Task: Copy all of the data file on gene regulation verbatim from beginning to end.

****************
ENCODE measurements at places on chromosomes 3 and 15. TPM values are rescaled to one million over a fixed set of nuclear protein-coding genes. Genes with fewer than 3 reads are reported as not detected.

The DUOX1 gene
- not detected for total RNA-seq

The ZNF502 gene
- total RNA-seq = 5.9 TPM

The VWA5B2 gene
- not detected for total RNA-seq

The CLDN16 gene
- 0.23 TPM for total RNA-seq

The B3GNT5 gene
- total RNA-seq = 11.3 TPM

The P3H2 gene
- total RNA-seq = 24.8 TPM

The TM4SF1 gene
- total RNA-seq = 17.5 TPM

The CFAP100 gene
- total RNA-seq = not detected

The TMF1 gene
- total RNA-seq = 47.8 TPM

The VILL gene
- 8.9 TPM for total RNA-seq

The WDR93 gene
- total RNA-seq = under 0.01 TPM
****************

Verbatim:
ENCODE measurements at places on chromosomes 3 and 15. TPM values are rescaled to one million over a fixed set of nuclear protein-coding genes. Genes with fewer than 3 reads are reported as not detected.

The DUOX1 gene
- not detected for total RNA-seq

The ZNF502 gene
- total RNA-seq = 5.9 TPM

The VWA5B2 gene
- not detected for total RNA-seq

The CLDN16 gene
- 0.23 TPM for total RNA-seq

The B3GNT5 gene
- total RNA-seq = 11.3 TPM

The P3H2 gene
- total RNA-seq = 24.8 TPM

The TM4SF1 gene
- total RNA-seq = 17.5 TPM

The CFAP100 gene
- total RNA-seq = not detected

The TMF1 gene
- total RNA-seq = 47.8 TPM

The VILL gene
- 8.9 TPM for total RNA-seq

The WDR93 gene
- total RNA-seq = under 0.01 TPM